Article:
Ok, so a will would only be a statement of intent, yes? Not legally binding? Part of the problem is that DH does not really have any family (his mum is 82) and his siblings live hundreds of miles away. My family is abroad. Most of our good friends seem to have single children (by choice), so I hesitate to ask them about more than one of ours.

They would get split up, wouldn't they? sad <<vows to eat more healthily, do more exercise and drive more slowly>>

CarGirl Mon 15-Nov-10 18:09:07

You don't know that. As children for adoption they have plus points - they haven't been abused, neglected, taken into care. They have had a wonderful loving start to life and have siblings, share bonds etc etc they would probably be an adoption success.

VivaLeBeaver Mon 15-Nov-10 19:30:16

Me and DH live hundreds miles away from his sister and don't see her often but if anything happened to her and her DH we'd have the kids no problem. Though going from only having one kid to having 3 would be difficult, space wise, money wise, etc but we'd do it. They're family.

VivaLeBeaver Mon 15-Nov-10 19:30:38

You may find your DH's siblings feel the same.

Alouiseg Mon 15-Nov-10 19:35:19

You can write a will through your bank, they can then act as executor and store the will.

If you have any life policies make sure they are "in trust" so that they pay out to the children without hmrc taking their cut first.

fridayschild Mon 15-Nov-10 22:14:48

Don't under-estimate your friends - ask! My parents were named as guardians for some friends' kids, just in case. It would have been enormously disruptive for all of us had the friends died, but I don't think my parents worried about that.

The other possibility would be to make a will which did not appoint guardians. That would at least make the financial side easier to deal with, while a home for the DCs is found. A cop-out, obviously, but if the worst comes to the worst it will be better than no will at all.

What will you say to the DCs when they ask you? For example, if you are reading Harry Potter. Mine are 6 and 7, and they wanted to know. Luckily they like my brother because he gives them apple juice without asking me if they should have water, and spends too much on their birthday presents hmm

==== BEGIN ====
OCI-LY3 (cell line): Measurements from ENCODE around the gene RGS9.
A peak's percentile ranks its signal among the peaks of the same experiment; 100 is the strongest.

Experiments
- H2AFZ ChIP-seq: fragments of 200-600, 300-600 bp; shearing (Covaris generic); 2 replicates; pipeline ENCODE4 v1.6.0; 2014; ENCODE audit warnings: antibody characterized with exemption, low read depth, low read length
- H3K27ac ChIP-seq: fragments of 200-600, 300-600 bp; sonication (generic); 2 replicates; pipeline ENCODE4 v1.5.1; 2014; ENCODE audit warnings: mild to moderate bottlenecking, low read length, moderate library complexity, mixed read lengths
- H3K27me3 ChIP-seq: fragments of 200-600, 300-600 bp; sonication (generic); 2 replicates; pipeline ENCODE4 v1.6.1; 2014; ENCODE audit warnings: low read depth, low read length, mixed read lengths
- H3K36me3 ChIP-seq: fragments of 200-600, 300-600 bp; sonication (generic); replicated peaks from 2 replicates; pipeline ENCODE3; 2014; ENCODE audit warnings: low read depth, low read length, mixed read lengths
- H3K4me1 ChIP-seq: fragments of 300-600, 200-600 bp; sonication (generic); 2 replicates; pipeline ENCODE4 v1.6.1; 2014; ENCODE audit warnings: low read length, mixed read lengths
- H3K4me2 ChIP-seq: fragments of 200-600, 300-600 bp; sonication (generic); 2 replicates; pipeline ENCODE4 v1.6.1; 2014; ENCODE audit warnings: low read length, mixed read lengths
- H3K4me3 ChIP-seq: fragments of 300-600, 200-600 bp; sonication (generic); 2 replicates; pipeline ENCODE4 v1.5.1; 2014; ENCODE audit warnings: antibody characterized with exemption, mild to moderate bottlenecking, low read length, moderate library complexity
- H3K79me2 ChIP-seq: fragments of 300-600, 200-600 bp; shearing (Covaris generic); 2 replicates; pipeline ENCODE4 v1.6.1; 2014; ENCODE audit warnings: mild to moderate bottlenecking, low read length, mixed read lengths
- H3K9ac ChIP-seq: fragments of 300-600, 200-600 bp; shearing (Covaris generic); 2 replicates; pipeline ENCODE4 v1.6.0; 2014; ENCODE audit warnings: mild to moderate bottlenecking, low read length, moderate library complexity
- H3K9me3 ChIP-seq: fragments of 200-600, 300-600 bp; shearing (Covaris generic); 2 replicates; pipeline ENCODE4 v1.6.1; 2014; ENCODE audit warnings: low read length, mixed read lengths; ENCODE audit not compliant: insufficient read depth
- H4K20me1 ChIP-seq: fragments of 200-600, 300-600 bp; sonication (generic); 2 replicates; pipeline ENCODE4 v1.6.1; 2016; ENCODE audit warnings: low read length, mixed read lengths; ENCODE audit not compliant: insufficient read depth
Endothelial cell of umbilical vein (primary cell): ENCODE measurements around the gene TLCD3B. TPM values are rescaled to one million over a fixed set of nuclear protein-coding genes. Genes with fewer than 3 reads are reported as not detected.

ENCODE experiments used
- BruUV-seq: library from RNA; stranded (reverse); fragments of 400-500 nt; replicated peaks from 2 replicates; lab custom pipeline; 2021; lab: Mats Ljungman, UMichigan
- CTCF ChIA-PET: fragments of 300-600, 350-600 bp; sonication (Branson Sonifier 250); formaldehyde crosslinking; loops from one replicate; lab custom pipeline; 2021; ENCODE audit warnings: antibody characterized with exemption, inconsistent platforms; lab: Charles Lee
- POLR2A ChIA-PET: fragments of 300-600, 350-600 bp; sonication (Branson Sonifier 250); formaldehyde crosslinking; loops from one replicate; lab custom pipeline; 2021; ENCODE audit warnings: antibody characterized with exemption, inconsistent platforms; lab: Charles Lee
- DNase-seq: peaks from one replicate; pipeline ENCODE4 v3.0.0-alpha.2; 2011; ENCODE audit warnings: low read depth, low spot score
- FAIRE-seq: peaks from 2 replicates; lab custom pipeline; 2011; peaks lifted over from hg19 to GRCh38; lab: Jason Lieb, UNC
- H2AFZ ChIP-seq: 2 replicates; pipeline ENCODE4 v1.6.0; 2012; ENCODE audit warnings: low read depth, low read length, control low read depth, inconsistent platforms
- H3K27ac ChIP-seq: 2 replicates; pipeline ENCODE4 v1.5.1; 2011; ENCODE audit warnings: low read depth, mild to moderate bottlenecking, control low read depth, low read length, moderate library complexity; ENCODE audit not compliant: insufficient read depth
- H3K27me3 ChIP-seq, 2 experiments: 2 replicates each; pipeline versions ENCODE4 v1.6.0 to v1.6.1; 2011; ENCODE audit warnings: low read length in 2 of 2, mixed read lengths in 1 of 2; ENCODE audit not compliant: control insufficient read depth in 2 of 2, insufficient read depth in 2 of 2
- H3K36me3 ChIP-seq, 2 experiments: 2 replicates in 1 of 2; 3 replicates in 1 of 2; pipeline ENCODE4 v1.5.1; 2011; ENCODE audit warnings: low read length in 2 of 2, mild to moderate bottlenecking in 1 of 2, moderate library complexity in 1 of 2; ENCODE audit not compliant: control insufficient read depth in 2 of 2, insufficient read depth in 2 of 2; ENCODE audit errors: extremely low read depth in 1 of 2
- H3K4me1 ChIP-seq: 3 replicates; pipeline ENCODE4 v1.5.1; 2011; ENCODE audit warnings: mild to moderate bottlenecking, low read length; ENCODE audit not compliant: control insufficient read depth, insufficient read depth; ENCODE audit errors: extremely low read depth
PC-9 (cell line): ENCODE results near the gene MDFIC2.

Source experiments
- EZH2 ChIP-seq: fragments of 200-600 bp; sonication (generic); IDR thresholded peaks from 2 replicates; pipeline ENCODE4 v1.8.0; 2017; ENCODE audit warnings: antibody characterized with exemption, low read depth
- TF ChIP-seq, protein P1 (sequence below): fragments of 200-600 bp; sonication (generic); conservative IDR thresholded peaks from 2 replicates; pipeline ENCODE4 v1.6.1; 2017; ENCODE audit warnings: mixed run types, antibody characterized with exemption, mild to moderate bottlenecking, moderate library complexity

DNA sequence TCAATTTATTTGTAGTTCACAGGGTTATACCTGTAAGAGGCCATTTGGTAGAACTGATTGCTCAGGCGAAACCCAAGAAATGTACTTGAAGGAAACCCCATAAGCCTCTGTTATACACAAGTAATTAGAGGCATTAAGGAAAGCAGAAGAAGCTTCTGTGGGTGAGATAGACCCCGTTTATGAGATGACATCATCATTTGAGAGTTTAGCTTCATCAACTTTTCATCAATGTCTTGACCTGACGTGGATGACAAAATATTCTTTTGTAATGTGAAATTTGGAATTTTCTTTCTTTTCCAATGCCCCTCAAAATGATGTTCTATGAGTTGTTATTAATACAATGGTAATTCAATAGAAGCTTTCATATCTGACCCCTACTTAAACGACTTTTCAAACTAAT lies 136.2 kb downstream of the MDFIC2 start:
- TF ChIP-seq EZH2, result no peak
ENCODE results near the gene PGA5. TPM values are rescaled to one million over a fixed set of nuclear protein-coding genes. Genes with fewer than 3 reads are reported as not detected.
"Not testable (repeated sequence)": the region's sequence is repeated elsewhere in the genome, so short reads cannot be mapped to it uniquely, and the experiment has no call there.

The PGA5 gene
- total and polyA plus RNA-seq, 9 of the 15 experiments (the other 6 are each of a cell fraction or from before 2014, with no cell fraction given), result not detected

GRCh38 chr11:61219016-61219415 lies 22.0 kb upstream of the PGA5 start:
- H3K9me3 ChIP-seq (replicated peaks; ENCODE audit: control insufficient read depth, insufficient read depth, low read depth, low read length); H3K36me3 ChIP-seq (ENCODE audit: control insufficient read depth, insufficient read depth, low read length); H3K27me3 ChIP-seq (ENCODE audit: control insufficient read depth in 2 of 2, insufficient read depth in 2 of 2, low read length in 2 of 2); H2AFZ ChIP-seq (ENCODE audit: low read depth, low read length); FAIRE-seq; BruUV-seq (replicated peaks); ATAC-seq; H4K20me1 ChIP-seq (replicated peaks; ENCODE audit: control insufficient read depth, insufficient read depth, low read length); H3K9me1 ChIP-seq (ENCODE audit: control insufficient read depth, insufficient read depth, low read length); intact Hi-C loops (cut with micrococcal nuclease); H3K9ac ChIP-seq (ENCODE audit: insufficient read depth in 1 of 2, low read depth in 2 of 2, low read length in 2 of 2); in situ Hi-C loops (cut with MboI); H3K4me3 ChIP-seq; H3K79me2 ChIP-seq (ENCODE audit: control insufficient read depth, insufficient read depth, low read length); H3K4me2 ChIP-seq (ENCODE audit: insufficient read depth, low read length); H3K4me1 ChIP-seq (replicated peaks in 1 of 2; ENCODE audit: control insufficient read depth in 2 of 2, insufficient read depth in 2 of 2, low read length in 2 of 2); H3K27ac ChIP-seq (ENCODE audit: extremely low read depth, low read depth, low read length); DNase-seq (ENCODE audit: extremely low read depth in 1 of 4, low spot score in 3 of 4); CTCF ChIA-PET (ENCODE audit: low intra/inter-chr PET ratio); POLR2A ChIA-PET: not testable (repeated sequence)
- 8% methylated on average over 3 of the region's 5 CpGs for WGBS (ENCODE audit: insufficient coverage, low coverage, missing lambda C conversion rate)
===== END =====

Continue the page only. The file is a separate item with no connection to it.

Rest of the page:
marlowwills Tue 16-Nov-10 12:40:43

You don't necessarily have to appoint guardians in your wills. Most people do, but if you don't, at least you can express your wishes about how your estate is distributed, when the children inherit (there are tax implications if they inherit later than 18), etc.

As someone has already said, appointment of a guardian is not binding, and so if the guardian wasn't able to look after your children, or if a third party wanted to have them, then either social services would get involved, or the third party would apply under the Children Act for a residence order.

I'm a professional will writer (and long standing Mumsnetter) and have written a lot of wills for Mumsnetters. If you want more info, my email address is I've been practicing for over twenty years but now partly freelance, so my charges are around half of the usual High Street fees.

PacificDogwood Tue 16-Nov-10 13:45:34

Thanks again for everybody's replies smile.

marlow, I will have to sit DH down and get him to Commit to making a will hmm, but thanks for the offer. I'd get in touch as needed.

friday, so far my older boys (aged 7 and 6 as well) have not asked - and I have no idea how I'd answer. Particularly DS1 would freak at the tought that we could not be around sad - he struggles with finding dead bees in the garden... I had been thinking about using HP to talk about loss etc.